Seth Goldman, the president and Tea-e-0 of Honest Tea, made it official today:. The Coca-Cola Co. will exercise its option to buy all of Honest Tea, the Bethesda, Md., maker of organic, healthy beverages.
Coke bought 40% of the firm for a reported $43 million in 2008, a controversial move at the time for the upstart company that positioned itself as a challenger to the conventional way of doing business in the beverage industry.
Seth broke the news in a letter to his shareholders last night, in a blog post this morning and in an interview today with me at the State of Green Business Forum 2011 in Washington, arguing that his mission to “democratize organics” will be supported by Coke..
In an unusual twist to the deal–one that amounts to a vote of confidence in Seth’s leadership–Coca-Cola will allow him to repurchase most of his own equity stake in the company. His name will remain on the bottle, along with that of his co-founder, Yale prof Barry Nalebuff, and the company will continue to operate out of its offices in downtown Bethesda, a short bike ride away from Seth’s home. [Disclosure: I've known Seth for years and we attend synagogue together.]
“This is absolutely still my baby,” he said.
Honest Tea didn’t say how much Coke will pay for the remaining 60%, which was tied to the company’s sales. Those Sales have just about tripled in the last three years–they’re still shy of $100 million–in part because Honest Tea has been able to ride on Coca-Cola’s powerful national distribution network. The brand can now be found not just in natural food outlets like Whole Foods but in supermarkets and drugstores like CVS and Rite Aid. Honest Tea is now sold in about 75,000 outlets, up from 15,000 before the Coke deal, and the company grown from 38 to 125 employees. Green jobs!
Of course, we’ve seen this story before, as one “green” or natural foods company after another is swallowed up by global giants. Sometimes it ends well–Gary Hirshberg, an Honest Tea board member, has been thrilled since his Stonyfield Farm became part of the much-bigger Group Danone. But the acquisitions of White Wave (Silk Soymilk) by Dean Foods or Ben & Jerry’s by Unilever did not bring happiness to the founders. Seth quoted one entrepreneur who told him: “For the first few weeks, they want to know your opinion, for the next few weeks they want to know your phone number, and after that, they don’t want to know you.”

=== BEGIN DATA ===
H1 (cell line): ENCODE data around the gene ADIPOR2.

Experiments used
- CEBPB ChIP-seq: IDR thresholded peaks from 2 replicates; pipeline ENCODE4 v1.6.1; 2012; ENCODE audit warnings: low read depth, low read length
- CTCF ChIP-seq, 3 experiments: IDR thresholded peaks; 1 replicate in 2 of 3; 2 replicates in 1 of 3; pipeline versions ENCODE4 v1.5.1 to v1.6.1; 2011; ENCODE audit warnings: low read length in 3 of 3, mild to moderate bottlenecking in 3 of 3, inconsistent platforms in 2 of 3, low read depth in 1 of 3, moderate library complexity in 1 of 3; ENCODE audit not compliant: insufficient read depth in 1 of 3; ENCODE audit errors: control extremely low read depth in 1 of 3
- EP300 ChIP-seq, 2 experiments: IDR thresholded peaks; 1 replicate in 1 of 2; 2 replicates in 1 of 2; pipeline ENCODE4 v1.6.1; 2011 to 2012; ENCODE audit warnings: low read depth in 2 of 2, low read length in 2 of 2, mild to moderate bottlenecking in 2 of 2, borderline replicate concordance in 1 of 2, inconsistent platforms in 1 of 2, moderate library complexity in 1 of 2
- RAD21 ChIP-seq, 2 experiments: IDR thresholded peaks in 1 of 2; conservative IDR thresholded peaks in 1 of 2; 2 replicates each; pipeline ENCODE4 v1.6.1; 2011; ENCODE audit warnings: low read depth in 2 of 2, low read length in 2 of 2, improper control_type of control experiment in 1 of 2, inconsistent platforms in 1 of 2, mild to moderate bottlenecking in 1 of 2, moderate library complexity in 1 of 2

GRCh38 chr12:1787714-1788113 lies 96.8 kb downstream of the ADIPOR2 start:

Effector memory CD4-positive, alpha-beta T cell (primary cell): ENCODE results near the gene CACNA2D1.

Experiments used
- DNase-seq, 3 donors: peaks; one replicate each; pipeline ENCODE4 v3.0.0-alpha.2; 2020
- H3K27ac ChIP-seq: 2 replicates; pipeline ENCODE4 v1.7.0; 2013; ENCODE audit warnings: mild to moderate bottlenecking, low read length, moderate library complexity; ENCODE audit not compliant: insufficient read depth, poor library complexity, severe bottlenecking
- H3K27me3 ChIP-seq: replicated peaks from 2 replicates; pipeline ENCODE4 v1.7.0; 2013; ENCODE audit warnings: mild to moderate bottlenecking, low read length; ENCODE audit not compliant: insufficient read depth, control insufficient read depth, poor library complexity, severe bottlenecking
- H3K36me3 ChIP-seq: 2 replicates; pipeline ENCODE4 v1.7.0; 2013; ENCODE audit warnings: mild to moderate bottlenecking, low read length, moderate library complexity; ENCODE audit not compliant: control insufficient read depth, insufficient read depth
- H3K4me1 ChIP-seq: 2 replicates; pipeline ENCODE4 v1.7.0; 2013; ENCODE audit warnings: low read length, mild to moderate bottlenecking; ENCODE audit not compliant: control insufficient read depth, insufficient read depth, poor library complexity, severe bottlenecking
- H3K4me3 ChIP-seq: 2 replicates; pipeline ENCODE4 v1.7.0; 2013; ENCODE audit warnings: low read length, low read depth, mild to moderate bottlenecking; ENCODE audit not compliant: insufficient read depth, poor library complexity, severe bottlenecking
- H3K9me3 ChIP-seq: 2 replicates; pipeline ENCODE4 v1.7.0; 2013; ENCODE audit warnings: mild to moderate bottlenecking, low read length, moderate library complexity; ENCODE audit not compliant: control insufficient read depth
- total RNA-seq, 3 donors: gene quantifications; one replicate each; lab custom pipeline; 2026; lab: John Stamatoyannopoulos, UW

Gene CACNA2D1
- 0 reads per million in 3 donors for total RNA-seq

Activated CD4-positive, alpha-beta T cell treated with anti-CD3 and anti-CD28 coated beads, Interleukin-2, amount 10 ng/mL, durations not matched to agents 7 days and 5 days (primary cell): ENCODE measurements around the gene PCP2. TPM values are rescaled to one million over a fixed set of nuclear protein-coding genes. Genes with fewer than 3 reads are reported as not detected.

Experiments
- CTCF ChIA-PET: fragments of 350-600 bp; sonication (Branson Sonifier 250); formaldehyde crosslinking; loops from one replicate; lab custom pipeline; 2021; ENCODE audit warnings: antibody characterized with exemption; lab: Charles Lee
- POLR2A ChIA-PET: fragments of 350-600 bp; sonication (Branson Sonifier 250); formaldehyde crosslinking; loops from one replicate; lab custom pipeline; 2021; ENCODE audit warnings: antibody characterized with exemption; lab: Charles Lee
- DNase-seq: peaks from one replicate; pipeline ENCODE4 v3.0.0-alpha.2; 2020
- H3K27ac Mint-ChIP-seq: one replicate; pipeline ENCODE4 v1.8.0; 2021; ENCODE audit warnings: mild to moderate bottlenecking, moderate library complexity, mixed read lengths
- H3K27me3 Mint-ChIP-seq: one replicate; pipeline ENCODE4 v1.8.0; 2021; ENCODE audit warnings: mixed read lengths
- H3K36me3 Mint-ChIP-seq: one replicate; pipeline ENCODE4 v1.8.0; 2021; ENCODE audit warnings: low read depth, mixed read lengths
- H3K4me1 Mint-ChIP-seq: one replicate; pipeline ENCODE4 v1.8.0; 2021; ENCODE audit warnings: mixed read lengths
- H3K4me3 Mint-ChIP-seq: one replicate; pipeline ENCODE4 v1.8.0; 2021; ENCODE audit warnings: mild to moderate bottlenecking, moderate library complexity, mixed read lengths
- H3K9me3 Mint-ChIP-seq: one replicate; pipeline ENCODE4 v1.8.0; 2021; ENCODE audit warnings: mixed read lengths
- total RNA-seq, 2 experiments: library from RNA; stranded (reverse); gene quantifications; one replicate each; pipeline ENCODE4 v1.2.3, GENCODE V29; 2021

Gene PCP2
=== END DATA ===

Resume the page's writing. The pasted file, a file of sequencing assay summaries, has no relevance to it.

So far, Seth told me, his experience with Coca-Cola has been excellent, if not always friction-free. Coke supported Honest Tea as it expanded its Fair Trade offerings across its full line of teas and juice drinks. And, of course, as the company’s sales grow, so do its purchases of tea from organic farms, most in the global south.
Packaging is “by far our single biggest footprint,” Seth said, and his work with Coke helped Honest Tea move to lightweight plastic as opposed to glass bottles. The company is developing a better bottle, using plant-based materials, which it will bring out later this year.
Tension did arise when Honest Tea brought out an Honest Kids product which proclaimed, with an exclamation point, that it contained “No high-fructose corn syrup!” Coke’s Minute Maid division, which distributes Honest Kids, vetted the language on the packaging and suggested changing it to “sweetened with organic cane sugar.”
“Is that a regulatory request or is that just a preference?” he asked.
“It’s a preference,” he was told. “But it’s a preference from a high level.”
Honest Tea’s brand promise is to be as natural as possible, he explained. The company likes to say: “Nature got it right. We put it in a bottle.”
“High fructose corn syrup is quite a few steps from nature,” he said. The original wording remained.
The other worry about the Coke sale is the potential for consumer backlash. Some people complained back in 2008 that Honest Tea was selling out–Inc. ran a story headlined Did Seth go to the dark side?.
Seth takes the concerns seriously. “We’re selling a lot more tea than we were, but I don’t want to lose a single consumer,” he says.
He tried to respond to phone calls and emails about the transaction.To the critics, he poses questions like: “What’s your strategy for changing corporate America? What’s your plan to get organic and sustainable products to consumers who don’t have access to them?”
“It’s easy to fall into the ‘big is bad, small is good’ trap,” he says.
I agree: To magnify their impact, the better companies have to go beyond small and local to get big and global.
Seth is confident that this story will have a happy ending–not just for Honest Tea and its shareholders, but for its customers and for the planet.
“If we’re serious about making change in the American diet, and about making change in the way agriculture happens in the developing world, then we have to take this to scale,” he said.